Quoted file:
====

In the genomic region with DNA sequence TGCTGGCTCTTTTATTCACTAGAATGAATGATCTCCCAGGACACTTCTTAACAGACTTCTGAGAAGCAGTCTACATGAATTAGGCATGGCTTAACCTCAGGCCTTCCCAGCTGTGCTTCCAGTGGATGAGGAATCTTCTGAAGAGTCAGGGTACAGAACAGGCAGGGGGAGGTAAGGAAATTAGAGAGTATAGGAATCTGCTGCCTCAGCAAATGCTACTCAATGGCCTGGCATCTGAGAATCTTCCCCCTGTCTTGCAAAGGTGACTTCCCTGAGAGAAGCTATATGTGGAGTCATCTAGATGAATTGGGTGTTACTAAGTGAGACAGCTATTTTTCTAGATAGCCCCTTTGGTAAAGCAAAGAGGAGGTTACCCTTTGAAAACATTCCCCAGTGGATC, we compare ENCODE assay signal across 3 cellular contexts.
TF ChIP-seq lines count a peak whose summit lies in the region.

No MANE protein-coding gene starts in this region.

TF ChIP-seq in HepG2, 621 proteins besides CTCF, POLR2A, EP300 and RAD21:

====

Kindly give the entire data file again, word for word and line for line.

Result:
In the genomic region with DNA sequence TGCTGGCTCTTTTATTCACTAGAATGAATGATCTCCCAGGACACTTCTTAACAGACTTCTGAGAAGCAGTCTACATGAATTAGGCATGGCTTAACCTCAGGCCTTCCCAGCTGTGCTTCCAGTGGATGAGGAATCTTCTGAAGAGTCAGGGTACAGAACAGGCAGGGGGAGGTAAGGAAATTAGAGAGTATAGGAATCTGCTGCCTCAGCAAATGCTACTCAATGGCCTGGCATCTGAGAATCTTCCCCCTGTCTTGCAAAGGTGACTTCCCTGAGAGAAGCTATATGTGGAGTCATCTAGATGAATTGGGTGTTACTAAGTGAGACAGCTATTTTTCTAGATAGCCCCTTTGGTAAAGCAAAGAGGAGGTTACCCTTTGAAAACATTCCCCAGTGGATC, we compare ENCODE assay signal across 3 cellular contexts.
TF ChIP-seq lines count a peak whose summit lies in the region.

No MANE protein-coding gene starts in this region.

TF ChIP-seq in HepG2, 621 proteins besides CTCF, POLR2A, EP300 and RAD21: